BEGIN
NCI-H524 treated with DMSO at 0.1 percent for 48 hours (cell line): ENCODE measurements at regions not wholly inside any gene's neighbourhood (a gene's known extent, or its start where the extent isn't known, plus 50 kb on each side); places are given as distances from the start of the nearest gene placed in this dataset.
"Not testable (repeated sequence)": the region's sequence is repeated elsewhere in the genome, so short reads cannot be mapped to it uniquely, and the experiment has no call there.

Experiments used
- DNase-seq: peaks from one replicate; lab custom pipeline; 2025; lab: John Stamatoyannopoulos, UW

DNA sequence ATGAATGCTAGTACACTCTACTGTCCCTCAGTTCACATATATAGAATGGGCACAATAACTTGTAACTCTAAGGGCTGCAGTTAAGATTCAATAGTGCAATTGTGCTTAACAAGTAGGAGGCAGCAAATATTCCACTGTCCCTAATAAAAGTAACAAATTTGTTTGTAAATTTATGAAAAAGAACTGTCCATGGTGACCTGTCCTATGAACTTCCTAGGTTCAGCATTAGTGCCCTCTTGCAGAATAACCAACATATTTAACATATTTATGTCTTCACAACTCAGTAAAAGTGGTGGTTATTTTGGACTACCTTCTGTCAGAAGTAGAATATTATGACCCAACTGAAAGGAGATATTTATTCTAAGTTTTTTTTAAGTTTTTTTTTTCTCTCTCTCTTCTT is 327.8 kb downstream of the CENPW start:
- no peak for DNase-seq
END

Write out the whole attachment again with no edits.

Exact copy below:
NCI-H524 treated with DMSO at 0.1 percent for 48 hours (cell line): ENCODE measurements at regions not wholly inside any gene's neighbourhood (a gene's known extent, or its start where the extent isn't known, plus 50 kb on each side); places are given as distances from the start of the nearest gene placed in this dataset.
"Not testable (repeated sequence)": the region's sequence is repeated elsewhere in the genome, so short reads cannot be mapped to it uniquely, and the experiment has no call there.

Experiments used
- DNase-seq: peaks from one replicate; lab custom pipeline; 2025; lab: John Stamatoyannopoulos, UW

DNA sequence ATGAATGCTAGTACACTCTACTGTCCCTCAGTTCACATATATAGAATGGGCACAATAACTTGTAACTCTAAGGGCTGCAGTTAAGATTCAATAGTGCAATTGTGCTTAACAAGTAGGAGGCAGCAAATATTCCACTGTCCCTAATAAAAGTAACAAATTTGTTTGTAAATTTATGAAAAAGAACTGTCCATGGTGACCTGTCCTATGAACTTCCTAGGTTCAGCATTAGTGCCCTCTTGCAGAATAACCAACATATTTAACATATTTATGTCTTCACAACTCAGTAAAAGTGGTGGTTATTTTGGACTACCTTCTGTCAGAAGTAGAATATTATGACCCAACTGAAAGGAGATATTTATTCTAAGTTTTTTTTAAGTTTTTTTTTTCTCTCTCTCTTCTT is 327.8 kb downstream of the CENPW start:
- no peak for DNase-seq